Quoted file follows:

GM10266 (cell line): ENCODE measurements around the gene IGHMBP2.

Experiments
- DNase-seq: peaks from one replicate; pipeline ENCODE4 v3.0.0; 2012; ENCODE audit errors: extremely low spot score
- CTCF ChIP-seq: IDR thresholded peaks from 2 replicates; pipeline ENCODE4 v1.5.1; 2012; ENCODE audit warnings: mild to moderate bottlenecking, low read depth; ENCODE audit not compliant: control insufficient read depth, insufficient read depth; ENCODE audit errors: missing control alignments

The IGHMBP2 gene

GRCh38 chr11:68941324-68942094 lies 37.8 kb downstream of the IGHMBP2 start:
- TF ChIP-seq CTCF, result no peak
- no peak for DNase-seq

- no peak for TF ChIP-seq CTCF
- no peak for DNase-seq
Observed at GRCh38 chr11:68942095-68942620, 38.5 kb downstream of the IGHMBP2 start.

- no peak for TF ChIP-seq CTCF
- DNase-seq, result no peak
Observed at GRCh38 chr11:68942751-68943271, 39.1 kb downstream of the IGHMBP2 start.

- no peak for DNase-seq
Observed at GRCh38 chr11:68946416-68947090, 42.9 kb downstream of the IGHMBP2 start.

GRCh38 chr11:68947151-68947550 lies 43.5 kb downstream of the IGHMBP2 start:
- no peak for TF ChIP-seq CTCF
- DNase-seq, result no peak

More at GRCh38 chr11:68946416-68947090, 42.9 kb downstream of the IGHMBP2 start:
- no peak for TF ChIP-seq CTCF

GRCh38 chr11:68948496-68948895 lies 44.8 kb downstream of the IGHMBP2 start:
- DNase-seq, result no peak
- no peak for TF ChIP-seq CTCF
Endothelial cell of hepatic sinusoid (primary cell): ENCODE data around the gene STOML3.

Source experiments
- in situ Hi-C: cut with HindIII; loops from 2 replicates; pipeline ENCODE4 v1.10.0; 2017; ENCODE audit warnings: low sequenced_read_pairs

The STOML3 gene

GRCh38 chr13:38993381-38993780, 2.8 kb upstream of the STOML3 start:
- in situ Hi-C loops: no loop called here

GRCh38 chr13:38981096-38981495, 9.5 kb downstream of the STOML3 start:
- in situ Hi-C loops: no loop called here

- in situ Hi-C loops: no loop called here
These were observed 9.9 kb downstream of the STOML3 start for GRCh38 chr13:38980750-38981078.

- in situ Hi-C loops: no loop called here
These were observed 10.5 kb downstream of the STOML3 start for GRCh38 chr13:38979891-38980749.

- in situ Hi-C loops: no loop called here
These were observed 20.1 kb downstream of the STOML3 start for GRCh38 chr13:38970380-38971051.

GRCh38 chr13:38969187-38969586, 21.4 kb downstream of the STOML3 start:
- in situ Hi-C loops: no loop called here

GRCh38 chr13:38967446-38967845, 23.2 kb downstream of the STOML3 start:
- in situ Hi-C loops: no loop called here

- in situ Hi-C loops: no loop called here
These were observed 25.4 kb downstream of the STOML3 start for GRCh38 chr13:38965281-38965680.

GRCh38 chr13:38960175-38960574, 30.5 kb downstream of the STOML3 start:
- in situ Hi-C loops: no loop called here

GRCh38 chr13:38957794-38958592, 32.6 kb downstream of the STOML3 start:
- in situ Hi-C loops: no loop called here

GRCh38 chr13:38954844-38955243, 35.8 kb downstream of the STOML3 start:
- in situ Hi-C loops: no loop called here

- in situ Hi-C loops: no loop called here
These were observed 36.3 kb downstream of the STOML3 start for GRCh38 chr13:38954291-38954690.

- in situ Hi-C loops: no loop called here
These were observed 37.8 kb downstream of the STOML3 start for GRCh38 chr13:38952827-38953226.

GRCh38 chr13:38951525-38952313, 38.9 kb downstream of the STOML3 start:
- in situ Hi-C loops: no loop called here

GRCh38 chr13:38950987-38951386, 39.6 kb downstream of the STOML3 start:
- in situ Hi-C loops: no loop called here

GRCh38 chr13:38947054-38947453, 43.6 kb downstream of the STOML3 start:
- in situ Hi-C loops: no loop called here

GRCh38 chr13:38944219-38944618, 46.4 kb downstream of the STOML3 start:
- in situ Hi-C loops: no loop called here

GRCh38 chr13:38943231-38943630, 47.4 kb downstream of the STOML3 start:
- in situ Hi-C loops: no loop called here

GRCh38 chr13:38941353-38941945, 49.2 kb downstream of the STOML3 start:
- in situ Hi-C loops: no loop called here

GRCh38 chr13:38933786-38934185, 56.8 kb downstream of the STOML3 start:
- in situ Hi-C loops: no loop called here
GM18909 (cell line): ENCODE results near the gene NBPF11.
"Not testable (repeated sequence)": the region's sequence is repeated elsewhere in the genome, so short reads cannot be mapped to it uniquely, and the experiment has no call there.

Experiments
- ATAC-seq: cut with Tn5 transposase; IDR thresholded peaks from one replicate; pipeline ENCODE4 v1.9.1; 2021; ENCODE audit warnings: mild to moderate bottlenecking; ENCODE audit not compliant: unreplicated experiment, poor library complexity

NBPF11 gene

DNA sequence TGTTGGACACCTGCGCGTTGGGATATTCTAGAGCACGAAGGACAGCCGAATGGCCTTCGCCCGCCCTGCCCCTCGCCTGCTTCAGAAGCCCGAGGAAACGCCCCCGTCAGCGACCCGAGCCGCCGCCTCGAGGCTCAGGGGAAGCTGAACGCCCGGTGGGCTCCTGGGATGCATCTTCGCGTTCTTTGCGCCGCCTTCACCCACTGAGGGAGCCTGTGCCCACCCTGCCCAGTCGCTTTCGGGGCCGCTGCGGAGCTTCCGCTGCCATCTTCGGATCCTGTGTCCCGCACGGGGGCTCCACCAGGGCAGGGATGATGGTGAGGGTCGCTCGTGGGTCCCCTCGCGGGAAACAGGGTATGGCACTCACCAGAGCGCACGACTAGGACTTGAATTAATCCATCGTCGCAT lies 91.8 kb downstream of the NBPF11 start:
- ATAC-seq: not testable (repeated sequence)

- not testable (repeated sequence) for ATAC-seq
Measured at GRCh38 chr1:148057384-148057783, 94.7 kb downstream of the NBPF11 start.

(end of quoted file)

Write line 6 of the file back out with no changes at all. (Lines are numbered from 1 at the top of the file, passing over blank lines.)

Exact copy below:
GRCh38 chr11:68941324-68942094 lies 37.8 kb downstream of the IGHMBP2 start: